Othello is written in a mix of blank verse and prose, with the style switching in accordance with the character and setting. Othello, for example, speaks in blank verse with an eloquence and style that favors figurative language and has an elevated tone. The style of Othello’s speech slightly deteriorates by the end, with his syntax becoming more broken and frantic; however, the loftiness of his tone proves consistent.
Meanwhile, Iago’s speech, while comparable in its eloquence and tendency towards evocative imagery, proves far more flexible than Othello’s. Unlike Othello, for example, the style of Iago’s speech switches between blank verse and prose. Iago favors verse when alone or with other noble characters, but slips into prose when making exchanges with the other soldiers or in more bawdy settings. This chameleon-like quality of Iago’s speech is a part of his manipulation of language, changing the style of his speech to best match his surroundings so as to earn others’ trust.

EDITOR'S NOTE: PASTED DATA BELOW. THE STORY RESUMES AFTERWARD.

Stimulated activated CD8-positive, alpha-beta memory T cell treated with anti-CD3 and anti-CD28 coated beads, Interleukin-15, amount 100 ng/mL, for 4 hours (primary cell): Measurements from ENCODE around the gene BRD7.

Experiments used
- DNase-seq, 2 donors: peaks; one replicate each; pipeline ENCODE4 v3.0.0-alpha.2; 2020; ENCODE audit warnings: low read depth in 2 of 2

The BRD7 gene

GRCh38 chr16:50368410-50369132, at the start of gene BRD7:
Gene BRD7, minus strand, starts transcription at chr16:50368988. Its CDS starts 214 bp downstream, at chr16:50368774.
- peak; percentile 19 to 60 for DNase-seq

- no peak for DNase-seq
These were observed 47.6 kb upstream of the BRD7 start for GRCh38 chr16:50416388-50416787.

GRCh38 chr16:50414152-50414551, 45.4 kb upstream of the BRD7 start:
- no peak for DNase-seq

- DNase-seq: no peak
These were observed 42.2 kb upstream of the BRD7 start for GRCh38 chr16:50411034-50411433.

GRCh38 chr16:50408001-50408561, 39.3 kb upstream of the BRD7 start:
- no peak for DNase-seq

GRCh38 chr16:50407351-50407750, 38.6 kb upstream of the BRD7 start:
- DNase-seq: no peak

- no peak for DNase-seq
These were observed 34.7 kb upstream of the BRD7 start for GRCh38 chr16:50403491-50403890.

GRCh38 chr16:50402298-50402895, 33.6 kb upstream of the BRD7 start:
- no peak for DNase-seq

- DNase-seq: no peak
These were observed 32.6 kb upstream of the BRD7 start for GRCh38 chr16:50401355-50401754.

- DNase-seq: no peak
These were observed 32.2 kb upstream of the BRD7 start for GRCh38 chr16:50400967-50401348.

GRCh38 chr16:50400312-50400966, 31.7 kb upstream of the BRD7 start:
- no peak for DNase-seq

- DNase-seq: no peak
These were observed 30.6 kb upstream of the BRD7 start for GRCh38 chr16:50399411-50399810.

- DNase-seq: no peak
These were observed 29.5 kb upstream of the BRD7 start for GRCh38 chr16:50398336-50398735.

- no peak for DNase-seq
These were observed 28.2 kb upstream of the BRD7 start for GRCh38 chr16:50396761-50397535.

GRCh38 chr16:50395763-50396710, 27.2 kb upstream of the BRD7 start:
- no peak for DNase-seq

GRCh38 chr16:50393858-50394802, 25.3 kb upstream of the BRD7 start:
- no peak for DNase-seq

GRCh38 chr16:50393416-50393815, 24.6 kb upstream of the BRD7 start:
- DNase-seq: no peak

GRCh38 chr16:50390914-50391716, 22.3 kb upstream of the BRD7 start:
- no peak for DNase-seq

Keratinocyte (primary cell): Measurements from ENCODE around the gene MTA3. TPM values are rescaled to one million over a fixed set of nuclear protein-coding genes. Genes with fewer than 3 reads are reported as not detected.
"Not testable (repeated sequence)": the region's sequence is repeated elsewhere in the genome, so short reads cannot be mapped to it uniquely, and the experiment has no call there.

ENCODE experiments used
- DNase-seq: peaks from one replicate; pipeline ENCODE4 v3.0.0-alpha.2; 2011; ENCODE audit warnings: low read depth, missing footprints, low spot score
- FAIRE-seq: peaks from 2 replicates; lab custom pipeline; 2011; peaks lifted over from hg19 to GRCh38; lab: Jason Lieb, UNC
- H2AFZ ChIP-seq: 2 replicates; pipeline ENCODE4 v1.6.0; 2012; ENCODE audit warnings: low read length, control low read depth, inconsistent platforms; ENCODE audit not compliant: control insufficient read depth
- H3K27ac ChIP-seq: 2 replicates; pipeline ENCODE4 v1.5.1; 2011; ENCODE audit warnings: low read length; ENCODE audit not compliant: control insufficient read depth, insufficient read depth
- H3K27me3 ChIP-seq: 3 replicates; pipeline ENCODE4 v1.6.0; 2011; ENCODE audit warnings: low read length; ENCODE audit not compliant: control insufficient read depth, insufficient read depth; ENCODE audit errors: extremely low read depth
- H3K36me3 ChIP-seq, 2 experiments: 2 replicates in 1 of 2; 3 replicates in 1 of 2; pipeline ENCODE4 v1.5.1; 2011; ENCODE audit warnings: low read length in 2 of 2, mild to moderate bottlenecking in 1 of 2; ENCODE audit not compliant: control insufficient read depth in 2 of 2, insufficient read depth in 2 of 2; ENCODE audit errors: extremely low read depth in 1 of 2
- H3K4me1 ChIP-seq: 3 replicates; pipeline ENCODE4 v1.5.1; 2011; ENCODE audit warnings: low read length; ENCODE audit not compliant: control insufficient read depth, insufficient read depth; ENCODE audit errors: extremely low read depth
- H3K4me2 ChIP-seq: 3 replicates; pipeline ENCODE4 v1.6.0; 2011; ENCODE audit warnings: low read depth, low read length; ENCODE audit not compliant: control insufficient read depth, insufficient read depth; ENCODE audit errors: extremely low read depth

While the characters in the play speak with their own idiosyncrasies, the style of the play overall is fast-paced and action-driven. The in media res start, with the audience thrust into the midst of a discussion between Iago and Roderigo, gives the narrative a frantic sense from the start that reflects this high-energy style.